The "c" answers are indicative of negative life stress or inadequate coping skills. Thus, the more "c" choices you made, the greater your stress level. If you made twelve or more "c" choices your health may be at risk. Such a high score suggests you have probably developed poor coping techniques and may be actually adding to you existing difficulties by your ineffective or aggravating stress management patterns. If so, it is vital that you learn how to reduce your inner tension. Toward this end, it is important for you to know that changes in routine or life circumstances are stressful for most people. And this is especially so if the changes are frequent and intrusive, or that require major readjustments. Often there is little we can do to prevent these changes, such as when a death occurs in our family or among our friends, or if we lose our job due to company difficulties. And, as everyone knows who drives in heavy traffic to work or competes in the marketplace for a livelihood, disruptions to our plans, as well as affronts to our security or self-esteem are difficult to avoid in modern life. However the following suggestions can help you reduce or eliminate the harmful effects of these stressful events.
1. Eat properly with balanced nutritious meals. Life’s difficulties tend to place an extra drain on our body’s resources. It is important, therefore, to maintain a well-nourished physical condition. This is really our first line of defense against the potentially harmful effects of stress. But people under stress are unfortunately prone to eat high carbohydrate, “comfort” foods or fatty fast foods.
2. Exercise properly. Stressful events cause the body to secrete a variety of neurohormones such as adrenalin or cortisol. . These substances are designed by nature to stimulate and maximize our physical abilities and produce in us a “fight or flight” state of readiness. Chronic infusion of these chemicals is potentially damaging to us both mentally and physically. Physical exercise, however, tends to burn off these substances and helps our bodies return to a more balanced state. This is one of the reasons we often feel good after a vigorous workout.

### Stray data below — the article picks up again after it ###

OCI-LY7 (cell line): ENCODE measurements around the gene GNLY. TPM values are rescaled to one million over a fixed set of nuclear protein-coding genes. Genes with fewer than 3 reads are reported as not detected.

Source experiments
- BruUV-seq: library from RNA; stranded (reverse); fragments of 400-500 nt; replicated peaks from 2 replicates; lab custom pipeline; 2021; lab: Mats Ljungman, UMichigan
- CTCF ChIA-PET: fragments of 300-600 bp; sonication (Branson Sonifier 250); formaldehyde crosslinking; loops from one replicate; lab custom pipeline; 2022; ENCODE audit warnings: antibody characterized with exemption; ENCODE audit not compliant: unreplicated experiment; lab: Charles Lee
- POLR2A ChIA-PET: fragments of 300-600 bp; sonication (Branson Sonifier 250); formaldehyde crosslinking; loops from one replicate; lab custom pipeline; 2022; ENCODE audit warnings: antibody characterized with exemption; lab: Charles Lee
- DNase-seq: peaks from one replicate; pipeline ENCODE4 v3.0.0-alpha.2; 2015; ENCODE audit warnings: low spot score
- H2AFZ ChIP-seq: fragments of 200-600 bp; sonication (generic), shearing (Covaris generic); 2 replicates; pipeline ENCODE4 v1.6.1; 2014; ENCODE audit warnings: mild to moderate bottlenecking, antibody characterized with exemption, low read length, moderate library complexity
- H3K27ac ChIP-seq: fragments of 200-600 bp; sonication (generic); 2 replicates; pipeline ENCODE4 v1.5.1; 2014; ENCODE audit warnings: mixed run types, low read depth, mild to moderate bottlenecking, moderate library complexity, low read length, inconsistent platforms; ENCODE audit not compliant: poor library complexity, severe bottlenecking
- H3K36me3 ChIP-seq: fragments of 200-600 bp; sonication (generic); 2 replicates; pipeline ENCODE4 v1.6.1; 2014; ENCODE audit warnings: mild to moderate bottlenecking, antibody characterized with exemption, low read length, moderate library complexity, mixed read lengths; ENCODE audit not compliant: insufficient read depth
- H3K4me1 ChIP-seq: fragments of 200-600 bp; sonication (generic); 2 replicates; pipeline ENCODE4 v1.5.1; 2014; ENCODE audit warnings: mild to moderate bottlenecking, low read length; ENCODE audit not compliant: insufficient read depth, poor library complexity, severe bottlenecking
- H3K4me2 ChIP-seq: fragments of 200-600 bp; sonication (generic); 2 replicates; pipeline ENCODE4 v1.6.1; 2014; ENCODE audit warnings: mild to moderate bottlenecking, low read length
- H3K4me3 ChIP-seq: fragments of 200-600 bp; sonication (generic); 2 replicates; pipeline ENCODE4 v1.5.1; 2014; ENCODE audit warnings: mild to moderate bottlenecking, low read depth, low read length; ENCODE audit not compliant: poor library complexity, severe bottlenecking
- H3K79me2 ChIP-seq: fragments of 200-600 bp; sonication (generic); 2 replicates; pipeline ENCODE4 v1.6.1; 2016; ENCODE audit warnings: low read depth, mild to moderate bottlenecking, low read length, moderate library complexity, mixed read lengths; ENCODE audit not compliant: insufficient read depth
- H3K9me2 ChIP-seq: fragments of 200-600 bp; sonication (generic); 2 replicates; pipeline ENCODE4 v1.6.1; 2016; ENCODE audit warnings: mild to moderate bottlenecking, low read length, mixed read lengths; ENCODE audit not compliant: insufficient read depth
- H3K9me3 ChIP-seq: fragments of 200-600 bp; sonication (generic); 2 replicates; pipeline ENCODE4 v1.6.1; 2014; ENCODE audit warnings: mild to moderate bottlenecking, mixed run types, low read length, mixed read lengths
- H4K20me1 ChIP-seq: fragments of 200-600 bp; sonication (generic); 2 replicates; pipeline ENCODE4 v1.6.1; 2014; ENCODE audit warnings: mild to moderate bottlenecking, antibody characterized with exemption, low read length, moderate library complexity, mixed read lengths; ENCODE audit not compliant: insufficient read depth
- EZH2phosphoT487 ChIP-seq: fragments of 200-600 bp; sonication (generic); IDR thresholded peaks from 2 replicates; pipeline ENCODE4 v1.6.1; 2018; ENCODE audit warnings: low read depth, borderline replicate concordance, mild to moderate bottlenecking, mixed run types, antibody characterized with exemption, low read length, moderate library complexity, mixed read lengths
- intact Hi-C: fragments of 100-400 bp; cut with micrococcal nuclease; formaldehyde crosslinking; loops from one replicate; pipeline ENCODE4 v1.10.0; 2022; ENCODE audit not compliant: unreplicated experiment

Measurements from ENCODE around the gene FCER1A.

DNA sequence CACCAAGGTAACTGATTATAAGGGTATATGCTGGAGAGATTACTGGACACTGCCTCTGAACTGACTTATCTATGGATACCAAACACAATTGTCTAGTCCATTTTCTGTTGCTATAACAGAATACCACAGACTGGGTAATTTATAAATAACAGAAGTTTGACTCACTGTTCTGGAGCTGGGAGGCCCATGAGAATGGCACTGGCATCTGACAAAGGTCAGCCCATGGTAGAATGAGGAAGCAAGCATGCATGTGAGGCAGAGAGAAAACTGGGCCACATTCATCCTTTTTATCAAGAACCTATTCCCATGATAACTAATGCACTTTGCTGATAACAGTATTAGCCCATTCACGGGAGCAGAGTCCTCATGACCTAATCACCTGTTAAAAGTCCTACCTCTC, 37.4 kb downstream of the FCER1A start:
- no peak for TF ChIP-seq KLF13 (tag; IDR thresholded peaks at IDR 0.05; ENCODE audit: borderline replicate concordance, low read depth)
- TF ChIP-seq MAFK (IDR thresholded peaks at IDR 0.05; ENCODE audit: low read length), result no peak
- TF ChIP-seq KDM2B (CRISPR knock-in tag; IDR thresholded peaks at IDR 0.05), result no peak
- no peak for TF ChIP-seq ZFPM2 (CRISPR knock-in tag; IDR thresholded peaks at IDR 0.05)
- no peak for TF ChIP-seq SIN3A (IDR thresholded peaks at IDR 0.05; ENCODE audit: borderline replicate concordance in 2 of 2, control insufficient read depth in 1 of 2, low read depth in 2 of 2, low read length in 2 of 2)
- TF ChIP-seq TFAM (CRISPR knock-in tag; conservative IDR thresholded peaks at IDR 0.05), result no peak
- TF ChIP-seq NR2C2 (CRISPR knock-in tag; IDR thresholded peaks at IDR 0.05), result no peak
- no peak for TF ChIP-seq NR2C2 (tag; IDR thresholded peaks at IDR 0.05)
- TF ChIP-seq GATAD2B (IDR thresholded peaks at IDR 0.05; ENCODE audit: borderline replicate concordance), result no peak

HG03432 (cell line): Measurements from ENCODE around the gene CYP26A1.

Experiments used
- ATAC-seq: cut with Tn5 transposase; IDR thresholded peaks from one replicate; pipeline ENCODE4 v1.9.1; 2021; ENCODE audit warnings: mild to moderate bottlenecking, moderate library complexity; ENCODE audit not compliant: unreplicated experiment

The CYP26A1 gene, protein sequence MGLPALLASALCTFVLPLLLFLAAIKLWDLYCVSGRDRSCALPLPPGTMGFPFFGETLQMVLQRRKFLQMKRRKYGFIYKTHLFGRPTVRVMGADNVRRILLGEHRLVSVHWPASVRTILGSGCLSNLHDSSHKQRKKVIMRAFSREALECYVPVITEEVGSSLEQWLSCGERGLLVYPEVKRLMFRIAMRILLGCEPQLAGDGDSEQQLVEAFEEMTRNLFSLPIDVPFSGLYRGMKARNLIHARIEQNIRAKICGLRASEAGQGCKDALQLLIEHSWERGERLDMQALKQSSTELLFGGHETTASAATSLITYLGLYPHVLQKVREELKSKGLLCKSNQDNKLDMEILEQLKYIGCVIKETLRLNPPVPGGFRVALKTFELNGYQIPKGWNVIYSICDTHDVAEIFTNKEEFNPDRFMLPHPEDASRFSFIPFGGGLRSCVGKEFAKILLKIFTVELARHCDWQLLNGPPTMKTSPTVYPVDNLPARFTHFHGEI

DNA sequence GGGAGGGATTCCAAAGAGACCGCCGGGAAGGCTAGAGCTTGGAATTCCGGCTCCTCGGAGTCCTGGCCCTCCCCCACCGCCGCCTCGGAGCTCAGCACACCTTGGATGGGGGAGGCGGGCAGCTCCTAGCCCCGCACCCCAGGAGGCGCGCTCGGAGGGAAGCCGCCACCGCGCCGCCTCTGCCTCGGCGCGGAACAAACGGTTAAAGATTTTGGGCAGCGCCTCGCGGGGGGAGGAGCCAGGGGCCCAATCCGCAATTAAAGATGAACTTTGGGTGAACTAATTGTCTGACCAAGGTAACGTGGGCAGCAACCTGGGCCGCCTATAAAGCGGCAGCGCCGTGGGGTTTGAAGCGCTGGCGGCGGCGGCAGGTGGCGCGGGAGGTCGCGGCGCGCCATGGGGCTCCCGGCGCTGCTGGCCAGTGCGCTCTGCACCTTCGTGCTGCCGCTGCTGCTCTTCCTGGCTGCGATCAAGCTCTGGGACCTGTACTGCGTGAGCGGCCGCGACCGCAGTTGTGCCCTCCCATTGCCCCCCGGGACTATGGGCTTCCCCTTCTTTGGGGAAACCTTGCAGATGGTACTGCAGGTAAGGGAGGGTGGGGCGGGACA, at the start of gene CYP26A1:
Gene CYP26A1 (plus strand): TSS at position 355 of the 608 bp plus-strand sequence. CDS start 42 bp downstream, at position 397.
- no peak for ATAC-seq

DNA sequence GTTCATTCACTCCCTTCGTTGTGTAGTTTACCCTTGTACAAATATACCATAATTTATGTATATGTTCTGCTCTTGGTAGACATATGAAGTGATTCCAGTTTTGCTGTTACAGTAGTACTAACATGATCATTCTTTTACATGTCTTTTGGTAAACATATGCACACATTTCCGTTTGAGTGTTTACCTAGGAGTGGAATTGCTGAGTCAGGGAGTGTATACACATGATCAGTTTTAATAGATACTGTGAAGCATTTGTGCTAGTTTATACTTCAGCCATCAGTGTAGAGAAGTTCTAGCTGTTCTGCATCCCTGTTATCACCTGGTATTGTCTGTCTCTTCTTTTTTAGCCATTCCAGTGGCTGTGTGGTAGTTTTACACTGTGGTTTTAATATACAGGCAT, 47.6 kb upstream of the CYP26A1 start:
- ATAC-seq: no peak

It should be noted that people with panic disorder sometimes feel worse when they exercise during a panic attack. This is because lactic acid, which is produced by muscle use, tends to aggravate panicky feelings. If you suffer from panic disorder it is best to exercise moderately on a regular schedule, but let yourself relax using controlled breathing techniques during a panic attack.
3. Do not smoke. Smoking itself, despite the momentary sense of calm it produces, puts stress on the body. Thus, it adds to the negative impact of life’s troublesome events. And, unfortunately, a habit of smoking when we are under stress leads us to smoke more at the very time we are most vulnerable to its toxic effects.
4. Drink only moderately if at all. There have been a number of reports indicating that drinking one or two alcoholic beverage a day can have a beneficial influence on our cardiovascular system. But excessive alcohol use has the reverse effect. Heart attacks are a primary killer of people who abuse this drug. And, therefore, just like smoking, drinking under stress is a form of coping behavior that can cause as much or more harm to the body as that produced by our emotional tension.